None of those three companies enjoys an especially massive market share though. Once-might Mercedes has slipped behind rivals BMW and Audi in the premium sales race, while both Mazda and Volvo languish low down the sales charts with single-digit market shares.
Indeed, according to thisismoney.co.uk, the worst depreciating car of all time is the Volvo S80 T6 AWD, a car which sheds 75 per cent of its value in a single year. OK, so that’s a specific model with an unwanted, thirsty petrol engine (the rest of the S80 range does rather better in terms of depreciation) but you will simply not find a safer car out there – nothing protects you better in a crash than a Volvo.
Unless perhaps it’s a Mercedes, and there is no surprise in that either, because Mercedes is, along with Volvo, one of only two car makers that has agreements with local government and police forces which allows it access to accident sites involving its own cars. This sort of CSI: Stuttgart procedure allows Merc (and Volvo) to gain real-world accident performance data far more pertinent than what can be found in the laboratory. No surprise then that it was both Mercedes and Volvo which have, over the years, pioneered (even flat-out invented) such things as the crumple zone, the three-point seatbelt and electronic stability control.
Safety is a tough sell to the average punter though. Think back a few years to when anti-lock brakes were still an optional item. It’s a sad fact that many car buyers ignored that tick-box on the options list and instead went for air conditioning, a sunroof or a better stereo. Those items could contribute to a better resale value – ABS simply didn’t. Worryingly now, many of those non-ABS cars are still out there for sale second hand, and many modern buyers get into them not realising that there is no backup when they have to hit the middle pedal hard.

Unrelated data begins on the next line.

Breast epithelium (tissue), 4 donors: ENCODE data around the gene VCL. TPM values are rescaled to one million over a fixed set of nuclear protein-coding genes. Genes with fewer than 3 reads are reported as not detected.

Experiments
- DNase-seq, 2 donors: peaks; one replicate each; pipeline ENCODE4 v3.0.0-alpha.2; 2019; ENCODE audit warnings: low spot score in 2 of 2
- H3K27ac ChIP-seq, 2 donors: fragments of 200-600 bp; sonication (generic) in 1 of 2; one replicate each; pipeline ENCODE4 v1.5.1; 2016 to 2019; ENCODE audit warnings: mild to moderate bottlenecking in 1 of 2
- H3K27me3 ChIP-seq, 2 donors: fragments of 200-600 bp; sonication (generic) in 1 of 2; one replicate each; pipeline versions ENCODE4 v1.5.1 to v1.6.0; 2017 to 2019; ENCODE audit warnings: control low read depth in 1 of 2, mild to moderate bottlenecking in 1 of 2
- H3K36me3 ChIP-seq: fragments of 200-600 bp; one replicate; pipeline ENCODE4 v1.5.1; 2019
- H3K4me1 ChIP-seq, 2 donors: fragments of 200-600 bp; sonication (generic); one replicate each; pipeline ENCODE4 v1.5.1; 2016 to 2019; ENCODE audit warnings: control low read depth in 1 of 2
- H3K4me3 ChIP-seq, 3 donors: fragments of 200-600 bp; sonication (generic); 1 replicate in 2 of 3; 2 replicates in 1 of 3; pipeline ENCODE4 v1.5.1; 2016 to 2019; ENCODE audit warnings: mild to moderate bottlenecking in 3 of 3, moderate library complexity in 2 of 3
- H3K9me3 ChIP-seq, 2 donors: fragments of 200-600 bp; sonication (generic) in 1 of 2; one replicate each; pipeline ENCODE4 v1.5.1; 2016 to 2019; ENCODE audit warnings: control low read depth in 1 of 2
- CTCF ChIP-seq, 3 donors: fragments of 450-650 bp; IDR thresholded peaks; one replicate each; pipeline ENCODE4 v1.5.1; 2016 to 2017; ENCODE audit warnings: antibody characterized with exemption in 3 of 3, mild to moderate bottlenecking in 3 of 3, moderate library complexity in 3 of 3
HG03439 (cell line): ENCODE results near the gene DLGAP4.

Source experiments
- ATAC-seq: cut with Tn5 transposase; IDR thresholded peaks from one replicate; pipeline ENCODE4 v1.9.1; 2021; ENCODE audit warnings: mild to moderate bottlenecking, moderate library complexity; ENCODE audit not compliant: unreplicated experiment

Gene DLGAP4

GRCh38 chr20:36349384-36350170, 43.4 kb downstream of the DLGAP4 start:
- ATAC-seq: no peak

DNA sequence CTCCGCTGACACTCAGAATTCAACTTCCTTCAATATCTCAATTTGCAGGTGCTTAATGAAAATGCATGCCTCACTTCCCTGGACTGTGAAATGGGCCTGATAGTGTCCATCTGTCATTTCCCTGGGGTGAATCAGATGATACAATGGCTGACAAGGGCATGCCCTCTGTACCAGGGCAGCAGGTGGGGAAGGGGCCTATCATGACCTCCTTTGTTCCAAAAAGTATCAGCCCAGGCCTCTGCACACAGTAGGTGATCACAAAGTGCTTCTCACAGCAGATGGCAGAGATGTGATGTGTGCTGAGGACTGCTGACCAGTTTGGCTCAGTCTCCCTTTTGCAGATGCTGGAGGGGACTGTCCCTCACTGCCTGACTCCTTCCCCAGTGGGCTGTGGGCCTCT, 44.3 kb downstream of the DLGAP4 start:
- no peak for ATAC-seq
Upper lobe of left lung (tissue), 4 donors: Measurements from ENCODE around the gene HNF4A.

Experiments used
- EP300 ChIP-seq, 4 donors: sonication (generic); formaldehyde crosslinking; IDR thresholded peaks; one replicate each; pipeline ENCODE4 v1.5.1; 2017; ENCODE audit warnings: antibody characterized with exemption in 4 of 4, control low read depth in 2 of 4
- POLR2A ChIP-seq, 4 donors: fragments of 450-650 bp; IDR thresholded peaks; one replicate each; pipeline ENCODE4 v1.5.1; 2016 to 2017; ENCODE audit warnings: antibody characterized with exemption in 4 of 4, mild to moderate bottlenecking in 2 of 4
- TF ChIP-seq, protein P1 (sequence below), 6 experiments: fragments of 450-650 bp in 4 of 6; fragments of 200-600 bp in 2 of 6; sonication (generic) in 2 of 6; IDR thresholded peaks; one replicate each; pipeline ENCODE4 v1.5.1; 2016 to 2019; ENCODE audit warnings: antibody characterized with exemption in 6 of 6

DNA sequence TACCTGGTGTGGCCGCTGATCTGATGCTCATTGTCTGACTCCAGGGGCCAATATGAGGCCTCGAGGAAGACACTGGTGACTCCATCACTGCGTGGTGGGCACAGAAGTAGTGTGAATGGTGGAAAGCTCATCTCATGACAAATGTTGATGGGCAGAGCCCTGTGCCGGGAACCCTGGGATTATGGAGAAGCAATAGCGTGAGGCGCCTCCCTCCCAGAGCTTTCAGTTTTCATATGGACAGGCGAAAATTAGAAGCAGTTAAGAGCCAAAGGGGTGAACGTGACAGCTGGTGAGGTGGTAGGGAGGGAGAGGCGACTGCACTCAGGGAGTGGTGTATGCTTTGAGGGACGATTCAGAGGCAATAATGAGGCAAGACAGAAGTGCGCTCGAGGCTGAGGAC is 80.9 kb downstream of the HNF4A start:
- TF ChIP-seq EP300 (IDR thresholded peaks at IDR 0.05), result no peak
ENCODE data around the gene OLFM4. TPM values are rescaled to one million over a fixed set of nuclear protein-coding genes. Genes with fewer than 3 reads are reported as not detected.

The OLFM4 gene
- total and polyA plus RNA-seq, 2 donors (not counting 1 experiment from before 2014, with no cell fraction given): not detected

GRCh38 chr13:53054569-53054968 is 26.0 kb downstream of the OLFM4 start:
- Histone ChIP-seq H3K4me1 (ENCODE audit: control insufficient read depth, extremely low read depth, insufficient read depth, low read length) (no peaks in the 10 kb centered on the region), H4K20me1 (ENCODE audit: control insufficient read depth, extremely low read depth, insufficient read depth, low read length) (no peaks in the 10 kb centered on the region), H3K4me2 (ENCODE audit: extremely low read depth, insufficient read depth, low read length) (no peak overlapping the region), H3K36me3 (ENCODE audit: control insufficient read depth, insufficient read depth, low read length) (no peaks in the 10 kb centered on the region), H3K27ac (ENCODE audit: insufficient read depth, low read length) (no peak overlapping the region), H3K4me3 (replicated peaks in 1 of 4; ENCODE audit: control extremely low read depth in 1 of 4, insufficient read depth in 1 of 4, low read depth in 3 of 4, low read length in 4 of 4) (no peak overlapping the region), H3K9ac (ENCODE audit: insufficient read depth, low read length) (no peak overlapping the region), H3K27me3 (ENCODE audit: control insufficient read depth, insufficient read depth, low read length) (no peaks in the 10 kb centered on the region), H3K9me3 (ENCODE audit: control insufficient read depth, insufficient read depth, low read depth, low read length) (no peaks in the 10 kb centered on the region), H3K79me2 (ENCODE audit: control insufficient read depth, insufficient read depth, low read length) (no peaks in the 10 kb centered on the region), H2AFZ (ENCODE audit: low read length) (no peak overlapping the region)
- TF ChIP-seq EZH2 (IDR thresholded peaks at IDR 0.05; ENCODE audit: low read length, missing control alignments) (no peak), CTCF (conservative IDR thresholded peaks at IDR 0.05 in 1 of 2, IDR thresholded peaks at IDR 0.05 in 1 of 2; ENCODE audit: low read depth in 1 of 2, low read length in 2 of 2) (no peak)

Does car safety really sell?
There’s an irony in the case of Renault. Renault made the first car ever to score a maximum five-stars on the NCAP test, when it launched the 2001 second-generation Laguna. Pretty soon every Renault was scoring five stars come NCAP time. But it took a huge discounting scheme, boosted by scrappage, to lift Renault up to the top of the sales charts and when those schemes ended, many buyers were left with a hard hit of depreciation. The irony comes in when Renault realised it could do better by selling cheap and cheerful Dacia Duster SUVs – a car that can only be specified with life-saving electronic stability control on the very top-spec model.
It doesn’t help that the Government still charges the full rate of both VAT and Vehicle Registration Tax on safety items, in spite of the fact that road deaths and injuries are still reckoned to cost the state more than €2-billion every year.
So, good luck to Qoros. It may well become the first Chinese car maker to make serious inroads into the European market. That EuroNCAP rating probably won’t make much of a difference either way though, simply because buyers (and governments) tend to ignore safety systems until they really, really need them.